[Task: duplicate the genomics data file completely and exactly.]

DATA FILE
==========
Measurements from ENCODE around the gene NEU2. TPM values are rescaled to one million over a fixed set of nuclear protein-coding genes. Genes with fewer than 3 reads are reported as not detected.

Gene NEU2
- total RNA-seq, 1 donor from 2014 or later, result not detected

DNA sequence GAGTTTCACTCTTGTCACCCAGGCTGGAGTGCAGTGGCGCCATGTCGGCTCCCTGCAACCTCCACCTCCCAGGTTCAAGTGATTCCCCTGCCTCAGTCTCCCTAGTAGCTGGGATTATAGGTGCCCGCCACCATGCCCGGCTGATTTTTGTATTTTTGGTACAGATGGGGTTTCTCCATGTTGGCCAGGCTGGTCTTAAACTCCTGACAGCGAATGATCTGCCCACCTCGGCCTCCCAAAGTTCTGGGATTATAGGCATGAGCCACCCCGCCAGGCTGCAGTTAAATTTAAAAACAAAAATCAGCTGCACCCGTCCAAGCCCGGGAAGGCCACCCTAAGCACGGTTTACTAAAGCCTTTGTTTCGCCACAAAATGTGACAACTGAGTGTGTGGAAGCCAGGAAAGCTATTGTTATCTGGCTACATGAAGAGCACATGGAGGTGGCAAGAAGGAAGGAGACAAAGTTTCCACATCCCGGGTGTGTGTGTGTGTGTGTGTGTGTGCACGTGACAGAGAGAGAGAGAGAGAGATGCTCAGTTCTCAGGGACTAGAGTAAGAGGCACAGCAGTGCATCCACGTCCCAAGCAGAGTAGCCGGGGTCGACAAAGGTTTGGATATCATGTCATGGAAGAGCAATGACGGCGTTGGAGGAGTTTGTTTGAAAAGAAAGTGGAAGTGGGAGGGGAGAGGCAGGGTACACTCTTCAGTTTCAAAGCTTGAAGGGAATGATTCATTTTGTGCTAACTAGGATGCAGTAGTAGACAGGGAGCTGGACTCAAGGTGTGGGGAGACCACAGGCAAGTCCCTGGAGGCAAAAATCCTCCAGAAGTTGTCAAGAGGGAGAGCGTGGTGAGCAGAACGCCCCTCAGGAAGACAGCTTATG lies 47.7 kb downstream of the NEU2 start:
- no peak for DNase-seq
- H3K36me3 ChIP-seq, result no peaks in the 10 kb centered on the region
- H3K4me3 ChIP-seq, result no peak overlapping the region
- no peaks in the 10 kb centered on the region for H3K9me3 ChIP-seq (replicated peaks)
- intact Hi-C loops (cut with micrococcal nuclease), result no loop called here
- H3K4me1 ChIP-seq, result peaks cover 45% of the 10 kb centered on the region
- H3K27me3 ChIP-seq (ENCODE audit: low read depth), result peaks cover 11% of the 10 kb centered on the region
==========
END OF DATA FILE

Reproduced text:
Measurements from ENCODE around the gene NEU2. TPM values are rescaled to one million over a fixed set of nuclear protein-coding genes. Genes with fewer than 3 reads are reported as not detected.

Gene NEU2
- total RNA-seq, 1 donor from 2014 or later, result not detected

DNA sequence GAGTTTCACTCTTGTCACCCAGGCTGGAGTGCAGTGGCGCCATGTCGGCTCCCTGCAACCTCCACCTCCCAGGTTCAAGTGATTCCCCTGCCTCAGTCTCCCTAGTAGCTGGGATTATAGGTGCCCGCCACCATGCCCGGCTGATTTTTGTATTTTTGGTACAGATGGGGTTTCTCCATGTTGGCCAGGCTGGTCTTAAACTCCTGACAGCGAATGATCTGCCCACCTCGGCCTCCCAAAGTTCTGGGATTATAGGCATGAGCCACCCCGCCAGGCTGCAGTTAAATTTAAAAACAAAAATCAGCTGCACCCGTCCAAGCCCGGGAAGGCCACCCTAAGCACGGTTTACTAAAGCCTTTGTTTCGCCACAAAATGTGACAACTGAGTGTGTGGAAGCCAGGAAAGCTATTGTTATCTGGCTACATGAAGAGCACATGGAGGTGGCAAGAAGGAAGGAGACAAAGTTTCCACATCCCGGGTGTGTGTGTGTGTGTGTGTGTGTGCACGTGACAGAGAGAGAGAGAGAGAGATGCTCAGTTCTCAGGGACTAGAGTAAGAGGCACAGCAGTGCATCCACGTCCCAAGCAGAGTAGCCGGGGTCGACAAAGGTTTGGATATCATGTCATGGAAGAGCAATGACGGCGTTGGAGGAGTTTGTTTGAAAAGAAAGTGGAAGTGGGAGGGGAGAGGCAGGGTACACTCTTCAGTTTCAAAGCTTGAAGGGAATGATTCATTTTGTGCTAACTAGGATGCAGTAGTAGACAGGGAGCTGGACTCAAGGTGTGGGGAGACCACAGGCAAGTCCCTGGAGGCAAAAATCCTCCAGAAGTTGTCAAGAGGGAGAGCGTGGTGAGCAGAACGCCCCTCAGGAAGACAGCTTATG lies 47.7 kb downstream of the NEU2 start:
- no peak for DNase-seq
- H3K36me3 ChIP-seq, result no peaks in the 10 kb centered on the region
- H3K4me3 ChIP-seq, result no peak overlapping the region
- no peaks in the 10 kb centered on the region for H3K9me3 ChIP-seq (replicated peaks)
- intact Hi-C loops (cut with micrococcal nuclease), result no loop called here
- H3K4me1 ChIP-seq, result peaks cover 45% of the 10 kb centered on the region
- H3K27me3 ChIP-seq (ENCODE audit: low read depth), result peaks cover 11% of the 10 kb centered on the region